Smiles described the village at he saw it.
“The colliery village of Wylam is situated on the north bank of the Tyne, about eight miles west of Newcastle. The Newcastle and Carlisle Railway runs along the opposite bank; and the traveller by that line sees the usual signs of a colliery in the unsightly pumping-engines surrounded by heaps of ashes, coal-dust, and slag, while a neighbouring iron-furnace in full blast throws out dense smoke and loud jets of steam by day and lurid flames at night. These works form the nucleus of the village, which is almost entirely occupied by coal-miners and iron-furnace-men. The place is remarkable for its large population, but not for its cleanness or neatness as a village; the houses, as in most colliery villages, being the property of the owners or lessees, who employ them in temporarily accommodating the work-people, against whose earnings there is a weekly set-off for house and coals.”
“There is nothing to interest one in the village itself.”
An article in The Newcastle Courant of 17 January 1874 entitled 'Our Colliery Villages' still described the village as “... the very worst colliery village that we have yet beheld …'
The late 18th century had been a period of prosperity for Wylam – the colliery was thriving and an iron works, a lead-shot manufactory and a brewery were all established in the village. In the mid 1750s, Blackett, the colliery owner had had the Wylam Waggonway constructed to transport coal from the Haugh Pit to Lemington, originally using horse-drawn wagons, but in the early 1800s using some of the earliest steam locomotives including Puffing Billy and Wylam Dilly.
Benjamin Thompson established the Wylam Iron Works in 1835; one of its blast furnaces can be seen on the right, close to the location in Falcon Terrace where the school was built in 1909-10 (now the library and railway museum). Few remains of this industry can still be found, although many of the garden walls in Wylam’s Main Road are built of slag.
In 1825, he became a director of the Newcastle and Carlisle Railway and surveyed the route for the line, supervising the later stages of its construction between 1833 and 1835. At the iron works, locomotives were built for several years and in 1836 he was responsible for the erection of Wylam Bridge to link the village (and his works) to the new railway. It was originally a combined road and railway bridge with a timber deck supported on stone piers. It was funded by public subscription and tolls. This replaced a small ferry boat and earlier, often hazardous ford.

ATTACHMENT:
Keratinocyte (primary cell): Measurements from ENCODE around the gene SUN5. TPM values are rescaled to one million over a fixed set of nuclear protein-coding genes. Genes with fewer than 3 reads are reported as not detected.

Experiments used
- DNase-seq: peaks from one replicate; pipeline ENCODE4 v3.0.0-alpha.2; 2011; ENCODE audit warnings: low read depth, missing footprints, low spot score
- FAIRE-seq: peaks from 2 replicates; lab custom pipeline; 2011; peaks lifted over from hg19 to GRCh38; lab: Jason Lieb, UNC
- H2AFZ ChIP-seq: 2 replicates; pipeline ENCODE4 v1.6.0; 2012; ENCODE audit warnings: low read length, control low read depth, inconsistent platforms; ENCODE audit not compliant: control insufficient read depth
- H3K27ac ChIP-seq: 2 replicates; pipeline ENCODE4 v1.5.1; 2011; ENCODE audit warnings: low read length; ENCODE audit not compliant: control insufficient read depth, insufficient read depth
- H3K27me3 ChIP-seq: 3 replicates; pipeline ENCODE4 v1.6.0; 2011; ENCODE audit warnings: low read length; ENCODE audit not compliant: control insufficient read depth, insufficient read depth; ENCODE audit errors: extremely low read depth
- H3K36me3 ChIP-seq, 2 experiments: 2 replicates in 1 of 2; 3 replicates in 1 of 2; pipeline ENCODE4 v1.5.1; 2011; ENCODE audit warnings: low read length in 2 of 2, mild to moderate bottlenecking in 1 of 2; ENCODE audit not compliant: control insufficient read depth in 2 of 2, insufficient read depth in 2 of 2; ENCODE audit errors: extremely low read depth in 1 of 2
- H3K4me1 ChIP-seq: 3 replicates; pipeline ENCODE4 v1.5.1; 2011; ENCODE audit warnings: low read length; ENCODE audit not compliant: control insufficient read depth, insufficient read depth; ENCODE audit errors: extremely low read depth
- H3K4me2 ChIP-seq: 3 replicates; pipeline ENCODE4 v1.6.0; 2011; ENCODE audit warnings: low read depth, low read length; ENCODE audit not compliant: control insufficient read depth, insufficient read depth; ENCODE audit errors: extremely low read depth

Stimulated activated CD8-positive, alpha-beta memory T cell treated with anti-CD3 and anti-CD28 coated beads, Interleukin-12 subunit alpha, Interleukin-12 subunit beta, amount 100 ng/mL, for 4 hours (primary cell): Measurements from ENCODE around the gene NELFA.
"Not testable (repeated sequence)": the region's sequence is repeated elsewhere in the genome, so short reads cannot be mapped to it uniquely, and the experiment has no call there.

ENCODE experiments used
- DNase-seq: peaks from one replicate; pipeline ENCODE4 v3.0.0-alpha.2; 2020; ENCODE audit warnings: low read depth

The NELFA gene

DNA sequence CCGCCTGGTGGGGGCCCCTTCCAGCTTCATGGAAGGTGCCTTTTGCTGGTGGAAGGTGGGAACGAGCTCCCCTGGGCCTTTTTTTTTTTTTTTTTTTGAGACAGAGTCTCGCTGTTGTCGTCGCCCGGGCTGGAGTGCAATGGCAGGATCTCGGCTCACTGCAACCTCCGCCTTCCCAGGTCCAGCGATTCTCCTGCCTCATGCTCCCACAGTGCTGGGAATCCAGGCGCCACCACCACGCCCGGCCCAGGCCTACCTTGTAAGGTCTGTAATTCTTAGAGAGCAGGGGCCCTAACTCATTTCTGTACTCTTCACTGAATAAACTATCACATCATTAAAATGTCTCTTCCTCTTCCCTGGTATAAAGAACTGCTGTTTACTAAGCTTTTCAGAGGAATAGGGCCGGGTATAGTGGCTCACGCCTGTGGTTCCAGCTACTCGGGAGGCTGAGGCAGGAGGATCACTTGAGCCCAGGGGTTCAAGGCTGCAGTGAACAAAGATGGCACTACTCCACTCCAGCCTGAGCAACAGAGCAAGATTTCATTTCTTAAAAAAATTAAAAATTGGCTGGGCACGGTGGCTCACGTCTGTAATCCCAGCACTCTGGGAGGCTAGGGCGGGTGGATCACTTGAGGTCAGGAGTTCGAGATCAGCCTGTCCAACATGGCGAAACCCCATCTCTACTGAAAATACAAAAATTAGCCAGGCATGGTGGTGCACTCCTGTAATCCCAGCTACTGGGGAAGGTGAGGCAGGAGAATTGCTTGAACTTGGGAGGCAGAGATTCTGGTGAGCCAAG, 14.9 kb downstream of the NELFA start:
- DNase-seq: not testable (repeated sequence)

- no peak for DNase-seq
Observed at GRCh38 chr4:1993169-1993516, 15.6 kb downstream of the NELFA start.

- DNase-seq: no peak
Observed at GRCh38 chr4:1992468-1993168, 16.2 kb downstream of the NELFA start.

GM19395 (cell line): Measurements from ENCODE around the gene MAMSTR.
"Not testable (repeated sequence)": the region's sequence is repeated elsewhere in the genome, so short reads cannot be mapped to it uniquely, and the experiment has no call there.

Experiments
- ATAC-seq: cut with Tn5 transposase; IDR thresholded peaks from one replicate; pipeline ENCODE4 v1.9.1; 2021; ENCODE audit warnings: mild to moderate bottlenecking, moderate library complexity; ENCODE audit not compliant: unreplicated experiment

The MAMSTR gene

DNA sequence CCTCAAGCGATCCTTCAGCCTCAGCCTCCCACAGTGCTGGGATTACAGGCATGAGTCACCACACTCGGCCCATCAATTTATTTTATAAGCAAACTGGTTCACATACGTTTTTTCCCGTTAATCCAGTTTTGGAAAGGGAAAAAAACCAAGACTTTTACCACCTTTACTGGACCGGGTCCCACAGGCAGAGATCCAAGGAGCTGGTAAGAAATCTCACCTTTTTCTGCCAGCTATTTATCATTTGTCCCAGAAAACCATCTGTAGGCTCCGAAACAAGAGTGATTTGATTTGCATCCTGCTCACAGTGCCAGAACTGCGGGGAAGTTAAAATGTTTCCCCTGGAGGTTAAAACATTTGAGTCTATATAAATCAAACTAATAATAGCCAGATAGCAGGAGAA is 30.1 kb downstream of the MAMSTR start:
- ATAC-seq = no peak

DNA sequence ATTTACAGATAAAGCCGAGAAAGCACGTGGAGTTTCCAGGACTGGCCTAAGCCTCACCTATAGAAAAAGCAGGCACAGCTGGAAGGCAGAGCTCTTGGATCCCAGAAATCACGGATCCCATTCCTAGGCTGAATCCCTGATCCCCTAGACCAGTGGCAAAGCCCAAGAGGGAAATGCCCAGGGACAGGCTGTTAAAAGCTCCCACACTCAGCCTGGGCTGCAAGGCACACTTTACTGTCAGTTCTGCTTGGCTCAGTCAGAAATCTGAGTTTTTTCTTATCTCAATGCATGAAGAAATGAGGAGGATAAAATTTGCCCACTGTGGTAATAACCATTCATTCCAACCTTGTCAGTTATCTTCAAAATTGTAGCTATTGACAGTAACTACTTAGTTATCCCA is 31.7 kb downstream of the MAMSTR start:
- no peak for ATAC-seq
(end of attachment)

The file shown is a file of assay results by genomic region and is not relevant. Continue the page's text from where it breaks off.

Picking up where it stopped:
In 1864 the iron works closed. Four years later the colliery was closed, Haugh Pit below the river flooded for the last time. The brewery ceased to operate sometime in the 1870s. In 1876 Wylam Mill was modernised and converted into a steam mill. In 1931, most of its buildings including its chimney were destroyed by fire although the former Mill Stables is now the new Co-op store.
In 1876 the Scotswood, Newburn and Wylam Railway was completed with its arch-rib designed bridge at Hagg Bank, too late for much of Wylam’s industry. The track of this railway, serving a new station at North Wylam, was built along much of the course of the old waggonway.
The timber decking of Wylam Bridge was replaced with steel in 1897 when the bridge was no longer in use by rail traffic. It was again replaced in 1946. In 1960 the bridge still had an old tollhouse at the south end where the station car park entrance is today, although the company had erected a new one at the north end in 1899. The house sports a Puffing Billy weather vane on its dormer window.
Pedestrians were charged one penny to cross but an agreement between the landowner and the bridge company allowed free passage to some of the well-off residents. Opposition to the tolls led eventually to its acquisition by Northumberland County Council and it was freed from toll in 1936.
In 1942 strengthening and widening was carried out by the Ministry Of Transport so that it could be used by tanks. Flood damage and erosion forced replacement of two piers in the 1950s and the bridge was widened in 1959 to 24 feet, including a 6 foot wide path. A weight restriction of 9 tons was imposed in 1960, later raised to 10 tons. Following concerns over the safety of the railings following impact by cars, the bridge was closed for several weeks in 2007 for safety improvements.
The decline of industry in the 19th century led to a substantial change in the character of the village. By the 20th century Wylam was almost entirely a residential settlement, its transport well served by two railway stations.
Wylam History Walk on ViewRanger, free navigation app for mobile phone.